Sharpsburg, Etna, Millvale will share $2.3 million Hillman grant for energy alternatives
Three Allegheny County river towns are partnering to implement sustainable development and energy alternatives thanks to a $2.3 million grant.
The Sharpsburg Neighborhood Organization, Etna Economic Development Corp. and New Sun Rising will share equally in the multi-million dollar grant from the Henry L. Hillman Foundation to benefit the community-led, sustainable initiative, the Triboro Ecodistrict.
The initiative benefits the boroughs of Sharpsburg, Etna and Millvale. Development will be over the course of two years, and the first round of projects installing solar panels in each community is set to start in June.
New Sun Rising is a Pittsburgh nonprofit providing programs and services to communities to create equitable opportunity. Brian Wolovich is a Millvale council member, New Sun Rising team member and Triboro Ecodistrict coordinator. He said that the 10,000 residents throughout the three neighboring communities have the opportunity to play a key role in planning projects.
“The residents have the wisdom of the community and know what the neighborhoods need in ways that we sometime’s can’t see,” Wolovich said.
Because Millvale, Sharpsburg and Etna have joint comprehensive planning and shared interests, Wolovich thinks the three boroughs are perfect partners. Each project is unique to each individual borough, he said.
Sharpsburg recently approved the installation of the panels at the Sharpsburg Community Library. Solar energy is expected to save thousands of dollars in utility costs.
“This will help the library become more sustainable and resilient, teach residents about how solar energy can be used to help our community, and improve air quality by reducing the library’s reliance on electricity produced by burning fossil fuels,” said Brittany Reno, council president and Sharpsburg Neighborhood Organization executive director.
Millvale will install panels at the community center — the Millvale Moose — using a solar-charged battery to back up on-site electricity storage.
Panels will surround the Garden of Etna. The panels will provide energy and catch stormwater that can be reused in the garden.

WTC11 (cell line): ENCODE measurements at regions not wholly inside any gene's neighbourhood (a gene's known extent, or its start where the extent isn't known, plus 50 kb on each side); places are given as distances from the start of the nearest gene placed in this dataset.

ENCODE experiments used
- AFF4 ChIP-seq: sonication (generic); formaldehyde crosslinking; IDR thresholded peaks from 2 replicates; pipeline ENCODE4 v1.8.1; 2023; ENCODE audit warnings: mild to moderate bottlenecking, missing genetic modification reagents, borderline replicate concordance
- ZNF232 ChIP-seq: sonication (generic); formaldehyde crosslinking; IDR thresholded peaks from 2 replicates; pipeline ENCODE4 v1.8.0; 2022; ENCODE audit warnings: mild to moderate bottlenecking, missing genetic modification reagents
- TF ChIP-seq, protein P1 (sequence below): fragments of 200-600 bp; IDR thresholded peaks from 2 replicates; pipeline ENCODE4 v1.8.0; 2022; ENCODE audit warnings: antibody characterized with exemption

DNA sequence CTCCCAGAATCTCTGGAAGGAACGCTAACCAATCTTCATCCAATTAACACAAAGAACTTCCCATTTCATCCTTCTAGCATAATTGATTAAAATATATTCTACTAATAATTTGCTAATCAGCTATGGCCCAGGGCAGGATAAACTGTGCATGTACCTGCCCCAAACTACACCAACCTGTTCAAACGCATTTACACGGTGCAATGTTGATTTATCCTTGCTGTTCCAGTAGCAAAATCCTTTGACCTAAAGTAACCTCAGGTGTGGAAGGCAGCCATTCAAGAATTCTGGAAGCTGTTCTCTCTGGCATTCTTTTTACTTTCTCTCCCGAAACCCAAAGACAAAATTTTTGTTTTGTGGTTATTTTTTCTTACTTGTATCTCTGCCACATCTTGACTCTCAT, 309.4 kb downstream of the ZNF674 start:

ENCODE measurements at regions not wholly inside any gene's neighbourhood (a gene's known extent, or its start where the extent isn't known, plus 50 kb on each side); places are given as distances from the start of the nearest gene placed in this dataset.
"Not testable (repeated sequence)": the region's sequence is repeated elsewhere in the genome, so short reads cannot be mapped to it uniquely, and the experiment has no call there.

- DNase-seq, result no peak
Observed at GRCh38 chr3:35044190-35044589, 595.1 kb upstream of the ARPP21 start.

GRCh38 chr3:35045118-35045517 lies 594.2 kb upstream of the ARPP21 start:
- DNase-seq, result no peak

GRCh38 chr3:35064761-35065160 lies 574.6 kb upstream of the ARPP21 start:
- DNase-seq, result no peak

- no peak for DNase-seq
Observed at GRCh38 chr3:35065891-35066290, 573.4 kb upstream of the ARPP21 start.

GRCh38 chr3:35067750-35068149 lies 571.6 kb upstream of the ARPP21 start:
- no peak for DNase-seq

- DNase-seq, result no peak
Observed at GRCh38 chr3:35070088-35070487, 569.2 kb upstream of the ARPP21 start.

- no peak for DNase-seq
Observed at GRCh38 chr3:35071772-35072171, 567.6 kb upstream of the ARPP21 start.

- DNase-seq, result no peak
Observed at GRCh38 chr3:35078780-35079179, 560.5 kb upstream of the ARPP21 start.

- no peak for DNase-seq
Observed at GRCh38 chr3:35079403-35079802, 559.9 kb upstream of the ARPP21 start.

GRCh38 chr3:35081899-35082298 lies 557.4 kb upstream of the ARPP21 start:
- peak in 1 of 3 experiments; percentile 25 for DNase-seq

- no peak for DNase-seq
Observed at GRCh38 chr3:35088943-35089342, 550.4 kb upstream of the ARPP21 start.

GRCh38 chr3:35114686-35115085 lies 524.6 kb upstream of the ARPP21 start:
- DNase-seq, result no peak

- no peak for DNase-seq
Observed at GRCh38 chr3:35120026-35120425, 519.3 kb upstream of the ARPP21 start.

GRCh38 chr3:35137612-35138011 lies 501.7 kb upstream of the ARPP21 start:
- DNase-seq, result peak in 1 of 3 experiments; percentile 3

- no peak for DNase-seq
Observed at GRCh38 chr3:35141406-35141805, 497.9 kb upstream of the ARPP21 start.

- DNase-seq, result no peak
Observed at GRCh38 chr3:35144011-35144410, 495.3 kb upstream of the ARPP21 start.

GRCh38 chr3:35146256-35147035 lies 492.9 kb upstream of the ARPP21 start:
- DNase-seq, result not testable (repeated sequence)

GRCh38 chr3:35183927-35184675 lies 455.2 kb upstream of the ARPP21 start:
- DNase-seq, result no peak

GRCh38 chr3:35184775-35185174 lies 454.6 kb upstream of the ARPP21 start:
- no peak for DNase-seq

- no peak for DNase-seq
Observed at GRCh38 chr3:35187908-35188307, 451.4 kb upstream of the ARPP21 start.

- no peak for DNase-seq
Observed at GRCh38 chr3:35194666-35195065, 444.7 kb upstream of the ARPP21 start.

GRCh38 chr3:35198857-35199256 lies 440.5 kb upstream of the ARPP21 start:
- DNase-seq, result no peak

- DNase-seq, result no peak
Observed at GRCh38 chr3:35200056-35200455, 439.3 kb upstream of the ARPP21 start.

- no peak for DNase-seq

Wolovich said the Triboro Ecodistrict is working to install a charging station for electric cars in Etna. With electricity at the garden, the goal is to host cooking classes, allowing residents to pick what they need straight from the ground.
Etna Manager Ellen Ramage said the Triboro Ecodistrict has helped engage people in their communities.
“In Etna, it has also helped us bring forth strong leadership from within the community, residents and business owners who are now actively engaged in strategizing and planning for a brighter, healthier future,” Ramage said in a press release.
Other developments over the next two years include completion of the Etna Riverfront Park, equitable housing repairs and development and paid teen fellowship programs for students in Sharpsburg, Millvale and Etna.
“They will job-shadow solar installation jobs and learn about solarizing energy all around,” Wolovich said.
The end goal of the initiative is to strengthen the resiliency of food, water, energy, air quality, mobility and equity systems.
With the funds, the Triboro Ecodistrict will create an environmental justice policy tool kit that will develop policy in all three boroughs as well as document the project to share with other communities.
The community planning and architecture designs will be done by EvolveEA, an East Liberty consulting firm working for sustainability-driven communities.
Christine Manganas is a freelance writer.